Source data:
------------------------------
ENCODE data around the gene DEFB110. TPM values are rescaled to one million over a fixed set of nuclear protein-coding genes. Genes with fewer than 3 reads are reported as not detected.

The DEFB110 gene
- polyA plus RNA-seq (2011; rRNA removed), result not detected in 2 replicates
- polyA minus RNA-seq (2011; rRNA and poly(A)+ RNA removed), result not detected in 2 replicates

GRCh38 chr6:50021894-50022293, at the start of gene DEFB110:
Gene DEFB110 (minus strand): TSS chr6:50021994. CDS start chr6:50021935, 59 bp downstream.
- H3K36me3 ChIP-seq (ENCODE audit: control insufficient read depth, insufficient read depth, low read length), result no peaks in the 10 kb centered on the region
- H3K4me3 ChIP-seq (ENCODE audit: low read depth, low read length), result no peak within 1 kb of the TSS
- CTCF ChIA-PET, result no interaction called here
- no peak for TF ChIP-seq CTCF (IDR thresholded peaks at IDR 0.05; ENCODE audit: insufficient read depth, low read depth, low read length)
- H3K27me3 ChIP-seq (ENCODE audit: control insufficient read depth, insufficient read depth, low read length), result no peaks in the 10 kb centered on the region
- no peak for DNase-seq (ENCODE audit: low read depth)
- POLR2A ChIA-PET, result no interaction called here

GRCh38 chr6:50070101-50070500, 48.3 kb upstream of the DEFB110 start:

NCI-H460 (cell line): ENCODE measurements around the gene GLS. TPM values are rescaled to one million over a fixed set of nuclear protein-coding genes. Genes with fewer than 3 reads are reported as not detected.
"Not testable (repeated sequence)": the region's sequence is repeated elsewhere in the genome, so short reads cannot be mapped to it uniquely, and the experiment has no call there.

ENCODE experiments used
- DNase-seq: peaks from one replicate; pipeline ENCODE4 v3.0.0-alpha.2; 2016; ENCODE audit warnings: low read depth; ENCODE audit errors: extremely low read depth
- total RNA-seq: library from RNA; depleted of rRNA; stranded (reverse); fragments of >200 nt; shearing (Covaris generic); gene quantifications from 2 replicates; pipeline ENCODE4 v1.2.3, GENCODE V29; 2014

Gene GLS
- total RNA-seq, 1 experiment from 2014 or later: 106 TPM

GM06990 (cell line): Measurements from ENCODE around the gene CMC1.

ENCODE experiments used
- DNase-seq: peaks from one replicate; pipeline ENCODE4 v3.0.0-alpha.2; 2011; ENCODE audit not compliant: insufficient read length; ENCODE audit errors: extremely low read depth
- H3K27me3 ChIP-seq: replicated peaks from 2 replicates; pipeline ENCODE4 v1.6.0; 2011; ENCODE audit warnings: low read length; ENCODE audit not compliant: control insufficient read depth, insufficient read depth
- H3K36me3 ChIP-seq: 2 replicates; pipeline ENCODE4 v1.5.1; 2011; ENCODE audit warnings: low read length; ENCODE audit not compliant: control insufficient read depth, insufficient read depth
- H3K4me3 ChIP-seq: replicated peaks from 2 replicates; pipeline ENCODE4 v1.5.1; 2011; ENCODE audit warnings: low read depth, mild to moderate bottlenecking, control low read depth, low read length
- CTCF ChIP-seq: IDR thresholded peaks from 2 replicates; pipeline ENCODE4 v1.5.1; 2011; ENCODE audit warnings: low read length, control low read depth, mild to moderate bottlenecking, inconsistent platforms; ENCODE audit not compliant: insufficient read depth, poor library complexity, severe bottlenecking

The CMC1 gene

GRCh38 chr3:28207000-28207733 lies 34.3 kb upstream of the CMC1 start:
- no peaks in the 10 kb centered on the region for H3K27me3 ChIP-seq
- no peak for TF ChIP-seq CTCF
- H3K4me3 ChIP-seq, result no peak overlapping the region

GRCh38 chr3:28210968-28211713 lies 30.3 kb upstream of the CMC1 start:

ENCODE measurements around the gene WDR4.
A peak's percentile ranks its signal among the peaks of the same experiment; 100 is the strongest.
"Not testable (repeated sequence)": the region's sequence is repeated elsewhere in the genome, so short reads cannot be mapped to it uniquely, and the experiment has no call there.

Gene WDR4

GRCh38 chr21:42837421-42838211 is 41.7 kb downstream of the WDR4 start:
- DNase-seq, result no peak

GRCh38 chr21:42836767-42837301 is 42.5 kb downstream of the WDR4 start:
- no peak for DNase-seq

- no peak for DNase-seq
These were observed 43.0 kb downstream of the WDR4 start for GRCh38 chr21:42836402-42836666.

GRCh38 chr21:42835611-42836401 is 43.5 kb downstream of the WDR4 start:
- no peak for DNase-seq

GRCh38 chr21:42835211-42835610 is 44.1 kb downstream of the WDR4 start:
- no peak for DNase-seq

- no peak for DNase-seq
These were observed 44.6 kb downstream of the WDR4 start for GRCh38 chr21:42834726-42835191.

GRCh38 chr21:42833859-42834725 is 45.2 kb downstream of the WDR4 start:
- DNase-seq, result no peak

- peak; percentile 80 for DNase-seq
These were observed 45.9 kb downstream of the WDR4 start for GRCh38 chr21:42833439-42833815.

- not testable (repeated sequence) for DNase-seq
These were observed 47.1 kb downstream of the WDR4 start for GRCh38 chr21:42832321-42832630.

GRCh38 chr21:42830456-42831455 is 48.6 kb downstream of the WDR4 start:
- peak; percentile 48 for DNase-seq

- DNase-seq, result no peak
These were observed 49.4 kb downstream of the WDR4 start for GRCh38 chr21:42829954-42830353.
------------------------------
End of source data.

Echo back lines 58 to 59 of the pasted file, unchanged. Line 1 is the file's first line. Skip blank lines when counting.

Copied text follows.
- peak; percentile 48 for DNase-seq

- DNase-seq, result no peak